Testing the buffering and boomerang effects of CSR practices on corporate reputation during a crisis: An experimental study in the context of an obesity campaign by a soft drink company • Hark-Shin Kim; Sun-Young Lee, Individual Purchaser • The present study seeks to explore the effects of CSR practices on corporate reputation and consumers’ degree of supportive intention toward the corporation, and also to examine whether CSR practices produce buffering effects (help to reduce reputational damage) or boomerang effects (increase reputational damage). The results suggest that CSR activities might be more effective in improving people’s favorable attitudes toward the corporation, even the perceived image of CSR activities and the supportive intention as expressed in word-of-mouth referrals or purchasing its products. Second, the results supported the marginal evidence of a boomerang effect. Moreover, this study examined the effects of a crisis on consumers’ emotions under different conditions in order to explore consumers’ cognitive processes and shed light on why consumers respond to a crisis differently in different situations.

How do we perceive crisis responsibility differently? An analysis of different publics’ perceptions of crisis responsibility through news framing in crisis communication • Young Kim, Louisiana State University; Andrea Miller, Louisiana State University; myounggi chon • This study explores the dynamics of crisis communication by examining how publics differently perceive crisis responsibility through different crisis news framing. The study aims to identify and analyze the relationship between public segmentation, news framing, and perceived crisis responsibility. In spite of the importance of an interwoven relationship, there is a lack of such systematic analysis of perceived crisis responsibility based on public segmentation and news framing in crisis communication. An online experiment with 1,113 participants found that their perceptions of crisis responsibility were in consistent with the news framing they read; those who read a news story framed as a preventable crisis perceived high levels of responsibility to the organization, and others who read a news story framed by accidental crisis perceived a low level of crisis responsibility to the organization. Moreover, different publics perceived crisis responsibility differently as latent publics were more susceptible to crisis news framing. Thus, the results shed light on how news framing affects publics’ perceptions of crisis responsibility which could lead to varying crisis response strategies of an organization. Theoretical and practical implications for future research and practices are discussed.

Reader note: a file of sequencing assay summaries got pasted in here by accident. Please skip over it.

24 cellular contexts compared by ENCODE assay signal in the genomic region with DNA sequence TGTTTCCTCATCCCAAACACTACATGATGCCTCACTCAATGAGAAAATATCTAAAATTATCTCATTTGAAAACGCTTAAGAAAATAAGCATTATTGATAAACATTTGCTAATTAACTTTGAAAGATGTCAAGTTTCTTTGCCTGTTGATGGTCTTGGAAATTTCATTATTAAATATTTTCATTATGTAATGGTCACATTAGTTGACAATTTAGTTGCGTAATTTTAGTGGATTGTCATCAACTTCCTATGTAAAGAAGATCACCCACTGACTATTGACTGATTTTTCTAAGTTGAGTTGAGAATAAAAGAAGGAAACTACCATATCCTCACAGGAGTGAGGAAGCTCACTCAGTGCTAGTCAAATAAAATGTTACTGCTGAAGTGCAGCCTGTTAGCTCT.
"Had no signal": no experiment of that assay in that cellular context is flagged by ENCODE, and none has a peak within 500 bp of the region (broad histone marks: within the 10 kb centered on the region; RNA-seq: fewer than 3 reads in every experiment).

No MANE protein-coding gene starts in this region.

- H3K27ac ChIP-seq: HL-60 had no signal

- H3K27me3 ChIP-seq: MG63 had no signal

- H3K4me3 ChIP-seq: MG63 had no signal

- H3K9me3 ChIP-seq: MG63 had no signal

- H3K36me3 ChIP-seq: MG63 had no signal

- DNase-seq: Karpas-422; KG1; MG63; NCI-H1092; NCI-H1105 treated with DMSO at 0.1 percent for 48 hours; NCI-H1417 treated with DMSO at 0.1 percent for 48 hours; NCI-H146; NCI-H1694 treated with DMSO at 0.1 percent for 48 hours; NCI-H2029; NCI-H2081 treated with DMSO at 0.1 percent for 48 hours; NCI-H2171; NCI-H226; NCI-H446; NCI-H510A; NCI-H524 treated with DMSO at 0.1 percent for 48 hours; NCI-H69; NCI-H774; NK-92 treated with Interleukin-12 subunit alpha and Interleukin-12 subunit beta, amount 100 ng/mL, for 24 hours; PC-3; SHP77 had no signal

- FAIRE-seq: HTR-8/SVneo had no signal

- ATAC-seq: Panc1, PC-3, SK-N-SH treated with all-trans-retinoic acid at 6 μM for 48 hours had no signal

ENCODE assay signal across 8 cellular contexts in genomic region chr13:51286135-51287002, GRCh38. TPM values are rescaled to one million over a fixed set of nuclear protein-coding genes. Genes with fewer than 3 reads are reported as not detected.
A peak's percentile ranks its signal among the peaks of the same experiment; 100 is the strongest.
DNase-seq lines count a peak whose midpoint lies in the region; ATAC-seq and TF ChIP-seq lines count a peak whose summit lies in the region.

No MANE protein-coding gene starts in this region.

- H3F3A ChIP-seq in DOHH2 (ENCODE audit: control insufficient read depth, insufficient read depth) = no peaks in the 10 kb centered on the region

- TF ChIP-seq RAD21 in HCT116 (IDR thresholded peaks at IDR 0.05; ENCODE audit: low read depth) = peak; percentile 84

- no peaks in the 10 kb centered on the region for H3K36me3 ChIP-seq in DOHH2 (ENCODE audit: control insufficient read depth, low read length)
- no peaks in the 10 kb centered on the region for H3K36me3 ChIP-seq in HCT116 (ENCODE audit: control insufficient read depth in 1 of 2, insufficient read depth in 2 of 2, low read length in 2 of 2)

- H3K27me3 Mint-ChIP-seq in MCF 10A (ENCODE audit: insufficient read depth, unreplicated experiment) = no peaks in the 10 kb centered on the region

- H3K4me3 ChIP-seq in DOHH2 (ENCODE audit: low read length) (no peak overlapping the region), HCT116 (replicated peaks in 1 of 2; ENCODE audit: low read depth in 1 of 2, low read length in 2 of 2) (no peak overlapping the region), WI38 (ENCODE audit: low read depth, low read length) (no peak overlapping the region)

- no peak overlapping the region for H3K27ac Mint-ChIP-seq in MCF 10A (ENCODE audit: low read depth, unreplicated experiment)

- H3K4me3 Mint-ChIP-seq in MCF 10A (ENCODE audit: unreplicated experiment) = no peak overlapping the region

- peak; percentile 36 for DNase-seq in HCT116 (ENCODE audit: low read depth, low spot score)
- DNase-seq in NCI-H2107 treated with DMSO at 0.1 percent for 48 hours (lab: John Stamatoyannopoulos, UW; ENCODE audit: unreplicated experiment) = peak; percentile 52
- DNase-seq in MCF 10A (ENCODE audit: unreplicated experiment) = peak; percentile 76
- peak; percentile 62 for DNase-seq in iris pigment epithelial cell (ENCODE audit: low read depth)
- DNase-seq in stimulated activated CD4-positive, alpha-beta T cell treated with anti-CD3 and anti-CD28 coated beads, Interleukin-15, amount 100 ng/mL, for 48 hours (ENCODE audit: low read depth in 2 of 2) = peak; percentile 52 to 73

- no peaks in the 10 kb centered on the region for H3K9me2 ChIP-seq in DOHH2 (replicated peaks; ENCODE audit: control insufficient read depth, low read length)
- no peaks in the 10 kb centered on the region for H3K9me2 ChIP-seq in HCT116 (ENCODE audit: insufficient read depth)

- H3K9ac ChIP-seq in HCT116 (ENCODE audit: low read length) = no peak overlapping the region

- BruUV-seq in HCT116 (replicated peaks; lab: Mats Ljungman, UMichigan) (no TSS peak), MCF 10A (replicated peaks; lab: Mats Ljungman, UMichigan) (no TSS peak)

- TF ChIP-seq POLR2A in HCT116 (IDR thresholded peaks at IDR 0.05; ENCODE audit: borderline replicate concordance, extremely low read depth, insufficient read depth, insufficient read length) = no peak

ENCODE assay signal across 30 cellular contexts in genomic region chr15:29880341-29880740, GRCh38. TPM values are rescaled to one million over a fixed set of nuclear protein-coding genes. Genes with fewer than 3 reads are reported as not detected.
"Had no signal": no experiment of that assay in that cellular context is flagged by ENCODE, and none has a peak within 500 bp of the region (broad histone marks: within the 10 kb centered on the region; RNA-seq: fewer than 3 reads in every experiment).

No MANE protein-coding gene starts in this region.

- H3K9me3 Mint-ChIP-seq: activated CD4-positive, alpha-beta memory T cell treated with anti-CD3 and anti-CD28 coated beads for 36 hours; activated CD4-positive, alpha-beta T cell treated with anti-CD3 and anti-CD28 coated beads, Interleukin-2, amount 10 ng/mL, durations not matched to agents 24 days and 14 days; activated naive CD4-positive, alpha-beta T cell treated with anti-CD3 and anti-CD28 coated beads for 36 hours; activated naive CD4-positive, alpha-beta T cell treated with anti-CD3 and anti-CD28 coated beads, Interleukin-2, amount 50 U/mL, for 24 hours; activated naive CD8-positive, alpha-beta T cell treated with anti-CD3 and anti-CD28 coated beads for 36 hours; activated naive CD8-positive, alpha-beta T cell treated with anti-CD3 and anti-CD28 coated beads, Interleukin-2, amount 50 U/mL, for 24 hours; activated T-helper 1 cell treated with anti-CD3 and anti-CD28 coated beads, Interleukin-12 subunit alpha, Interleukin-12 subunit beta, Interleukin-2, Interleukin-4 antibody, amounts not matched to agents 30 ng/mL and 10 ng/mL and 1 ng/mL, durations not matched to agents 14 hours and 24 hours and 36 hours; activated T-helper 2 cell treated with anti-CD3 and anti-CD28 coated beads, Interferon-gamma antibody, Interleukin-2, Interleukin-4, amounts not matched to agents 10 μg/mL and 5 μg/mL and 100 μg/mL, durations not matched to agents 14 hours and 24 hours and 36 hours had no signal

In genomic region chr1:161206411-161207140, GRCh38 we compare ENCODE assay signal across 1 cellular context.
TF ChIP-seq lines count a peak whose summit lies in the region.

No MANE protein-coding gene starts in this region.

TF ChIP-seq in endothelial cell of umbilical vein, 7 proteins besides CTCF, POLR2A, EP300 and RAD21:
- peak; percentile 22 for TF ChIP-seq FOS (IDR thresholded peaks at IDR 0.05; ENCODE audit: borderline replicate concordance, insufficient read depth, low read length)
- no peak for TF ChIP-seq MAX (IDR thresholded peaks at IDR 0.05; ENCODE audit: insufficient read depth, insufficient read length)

A Content Analysis Of Facebook Responses To Abercrombie And Fitch’s Post-Crisis Message • Emily Faulkner, Saint Louis University; Vallory Leaders; Hyunmin Lee, Saint Louis University • Guided by the Situation Crisis Communication Theory (SCCT) and emotions literature, this paper content analyzed Facebook users’ responses to Abercrombie and Fitch’s (A&F) post-crisis response message. The findings showed that the majority of Facebook commenters attributed crisis responsibility to A&F, expressed negative emotions, and expressed nonsupport towards the organization. Additionally, there were significant differences between the type of expressed crisis attribute and behavioral intention, expressed emotions type and expressed behavioral intention, and expressed emotions type and crisis attribution.

How to win foreign publics’ support? Invisible battle over history and politics and the role of public diplomacy • Hyun-Ji Lim, University of Miami • The use of soft power and the support of the foreign public are increasingly important in this age of public diplomacy and global public relations. When a country faces a historical and political conflict with another country, this invisible battle needs a strategy from within this context. Through the employment of a 2 x 2, between-subjects experimental research method, this study aims to examine a causal relationship by analyzing the influence of participants’ perception of the reputation of the involved country and the level of involvement they feel toward the issue on their attitude and behavioral intentions on behalf of the country involved. Implications for global public relations practice and theory are discussed.